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Safety Tips for a Spook-tacular Halloween!

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Today, October 26th, is National Tennessee Day.  We did not even know there was such a thing, but we did know that it is still National Pedestrian Safety Month and in five days we will be celebrating Halloween and lots of pedestrians will be out and about.  Right now, there is so much we can’t control (the pandemic, the election, our self-control around Halloween candy, etc.), but we can control some things to help ensure the safety of all those trick-or-treaters on Saturday.  Take a minute and refresh yourself on these Halloween safety tips.

We know we sound like a broken record sometimes when it comes to the first three tips, but they are so vitally important and continue to be a safety issue.  First, if you are driving on Halloween, slow down.  Children are not as experienced in pedestrian safety as adults.  Combine that lack of experience with exuberance over trick-or-treating and a sugar rush and you are likely to get the occasional child who does not look as they cross the street or who rushes into the intersection without ensuring it is safe to do so.  By lowering your speed, you increase your ability to stop in time especially with the decreased visibility that night-time creates.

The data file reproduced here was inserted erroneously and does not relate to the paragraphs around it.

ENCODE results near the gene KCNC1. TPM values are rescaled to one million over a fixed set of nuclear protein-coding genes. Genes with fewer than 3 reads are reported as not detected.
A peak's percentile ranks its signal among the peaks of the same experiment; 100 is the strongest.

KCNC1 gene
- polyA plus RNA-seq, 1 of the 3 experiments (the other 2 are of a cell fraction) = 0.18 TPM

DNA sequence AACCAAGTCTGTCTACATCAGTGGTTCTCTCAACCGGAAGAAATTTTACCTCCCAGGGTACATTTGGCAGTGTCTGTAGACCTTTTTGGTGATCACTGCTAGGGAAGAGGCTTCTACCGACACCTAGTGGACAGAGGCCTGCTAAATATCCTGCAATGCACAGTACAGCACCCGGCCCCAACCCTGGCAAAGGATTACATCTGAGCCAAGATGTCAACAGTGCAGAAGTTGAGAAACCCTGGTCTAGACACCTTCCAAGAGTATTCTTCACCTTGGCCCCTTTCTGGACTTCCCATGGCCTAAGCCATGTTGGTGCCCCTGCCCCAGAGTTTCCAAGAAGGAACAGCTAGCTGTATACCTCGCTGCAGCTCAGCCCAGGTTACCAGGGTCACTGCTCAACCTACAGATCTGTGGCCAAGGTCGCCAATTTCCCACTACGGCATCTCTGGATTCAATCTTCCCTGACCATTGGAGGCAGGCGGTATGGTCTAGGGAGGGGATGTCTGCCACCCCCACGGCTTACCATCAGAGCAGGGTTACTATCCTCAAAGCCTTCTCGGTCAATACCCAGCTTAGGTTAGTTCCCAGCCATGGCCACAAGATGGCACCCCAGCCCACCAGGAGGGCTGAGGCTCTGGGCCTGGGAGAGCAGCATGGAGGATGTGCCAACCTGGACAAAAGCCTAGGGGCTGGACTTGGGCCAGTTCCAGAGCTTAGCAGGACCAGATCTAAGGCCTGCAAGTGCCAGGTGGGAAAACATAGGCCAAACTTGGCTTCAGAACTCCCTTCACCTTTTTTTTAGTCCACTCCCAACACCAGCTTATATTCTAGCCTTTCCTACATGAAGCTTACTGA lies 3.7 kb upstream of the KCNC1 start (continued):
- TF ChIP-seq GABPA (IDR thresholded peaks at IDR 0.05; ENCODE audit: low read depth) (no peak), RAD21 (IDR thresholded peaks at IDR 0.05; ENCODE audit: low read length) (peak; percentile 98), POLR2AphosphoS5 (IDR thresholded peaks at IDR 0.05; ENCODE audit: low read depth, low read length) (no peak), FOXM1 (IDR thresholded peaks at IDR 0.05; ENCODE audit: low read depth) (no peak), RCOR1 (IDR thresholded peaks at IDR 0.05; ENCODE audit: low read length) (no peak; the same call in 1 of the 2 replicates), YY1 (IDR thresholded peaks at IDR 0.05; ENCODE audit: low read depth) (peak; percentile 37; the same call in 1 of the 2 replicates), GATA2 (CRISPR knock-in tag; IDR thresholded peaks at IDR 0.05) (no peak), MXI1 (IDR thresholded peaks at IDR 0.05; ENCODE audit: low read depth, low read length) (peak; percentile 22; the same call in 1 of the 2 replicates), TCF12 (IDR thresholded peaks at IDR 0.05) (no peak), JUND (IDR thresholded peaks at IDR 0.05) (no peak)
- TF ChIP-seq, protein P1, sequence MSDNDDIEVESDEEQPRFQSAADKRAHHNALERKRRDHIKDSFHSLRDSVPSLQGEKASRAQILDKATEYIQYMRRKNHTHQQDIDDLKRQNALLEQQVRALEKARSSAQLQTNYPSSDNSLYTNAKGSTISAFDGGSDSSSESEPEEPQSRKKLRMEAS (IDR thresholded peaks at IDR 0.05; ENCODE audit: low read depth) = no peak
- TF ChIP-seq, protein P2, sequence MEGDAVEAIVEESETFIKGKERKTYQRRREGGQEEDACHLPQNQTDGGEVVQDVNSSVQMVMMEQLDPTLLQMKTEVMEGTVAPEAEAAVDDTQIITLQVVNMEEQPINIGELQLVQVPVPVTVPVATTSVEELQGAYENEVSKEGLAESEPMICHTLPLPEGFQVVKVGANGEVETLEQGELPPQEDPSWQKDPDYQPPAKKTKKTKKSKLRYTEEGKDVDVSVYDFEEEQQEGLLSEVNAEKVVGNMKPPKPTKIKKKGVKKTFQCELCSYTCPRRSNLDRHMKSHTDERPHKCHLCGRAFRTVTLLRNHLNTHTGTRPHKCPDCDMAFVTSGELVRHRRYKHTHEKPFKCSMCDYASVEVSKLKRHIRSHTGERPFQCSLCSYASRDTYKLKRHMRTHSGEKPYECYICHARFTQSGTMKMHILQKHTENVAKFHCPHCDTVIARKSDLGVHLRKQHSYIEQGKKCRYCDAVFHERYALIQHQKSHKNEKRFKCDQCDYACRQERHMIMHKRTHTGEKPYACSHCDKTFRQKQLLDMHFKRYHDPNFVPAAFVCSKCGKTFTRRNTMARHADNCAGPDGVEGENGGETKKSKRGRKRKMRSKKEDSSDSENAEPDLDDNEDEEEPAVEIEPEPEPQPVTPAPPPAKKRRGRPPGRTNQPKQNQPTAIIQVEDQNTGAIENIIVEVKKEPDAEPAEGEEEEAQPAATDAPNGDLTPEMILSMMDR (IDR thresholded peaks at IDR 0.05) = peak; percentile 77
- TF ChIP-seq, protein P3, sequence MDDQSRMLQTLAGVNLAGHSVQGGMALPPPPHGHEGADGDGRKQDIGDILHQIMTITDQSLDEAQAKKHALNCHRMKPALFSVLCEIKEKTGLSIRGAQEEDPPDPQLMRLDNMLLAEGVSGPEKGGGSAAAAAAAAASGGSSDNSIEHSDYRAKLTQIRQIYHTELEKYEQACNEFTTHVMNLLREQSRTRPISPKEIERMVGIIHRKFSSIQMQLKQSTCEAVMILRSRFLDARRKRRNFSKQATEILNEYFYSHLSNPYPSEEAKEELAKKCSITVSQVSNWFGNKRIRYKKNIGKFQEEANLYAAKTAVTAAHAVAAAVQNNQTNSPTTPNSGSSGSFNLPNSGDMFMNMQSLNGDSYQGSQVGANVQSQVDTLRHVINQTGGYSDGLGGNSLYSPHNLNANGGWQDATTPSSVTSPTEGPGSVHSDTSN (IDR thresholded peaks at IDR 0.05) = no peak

Second, do not drive impaired.  In Tennessee, we are still enjoying nice temperatures and if you are headed to an outdoor party or event, be especially mindful about driving.  Alcohol, prescription drugs and some over-the-counter drugs can reduce reaction time and judgment and increase your risk for an accident in which you could hurt yourself or someone else or both.   If you see a vehicle being driven erratically or in a manner that appears unsafe, report the vehicle to law enforcement.

Third, please do not let your phone or anything else in your vehicle become a distraction from your primary obligation of driving safely.

In addition to those big three safety reminders, here are some other driving safety tips for Halloween night.

  1. Pay close attention as you enter or exit a driveway, alley or intersect with any sidewalk.
  2. Turn your headlights on early to make your vehicle more visible.
  3. Turn your radio down so you can hear what is going on around you and your vehicle.
  4. Do not immediately pass another vehicle that has stopped in the road. The driver could be picking up or dropping off children or children could be passing in front of the vehicle.  Wait, assess the situation and then slowly and cautiously pass the other vehicle.
  5. Make sure the windows on your vehicle are clean and free from any obstructions so that you can see clearly in all directions.

The next two tips are not driving related but are still important: (a) put your dogs away even if they are the best boy or girl.  Dogs, like children, can get excited and jump, knocking down small children or they might start feeling territorial and nip or bite; (b) if you are expecting trick-or-treaters at your house, make sure access to your front porch is hazard-free and well lit.

Best witches to everyone for a safe and fun Halloween.  But, as always, we are here if you need us.  Our award-winning attorneys handle all accident cases on a contingency basis so we only get paid if we recover money for you and your family, and we offer a free, initial consultation so that you can find out if we think you have a case at zero cost to you.  That is a boo-tiful thing!

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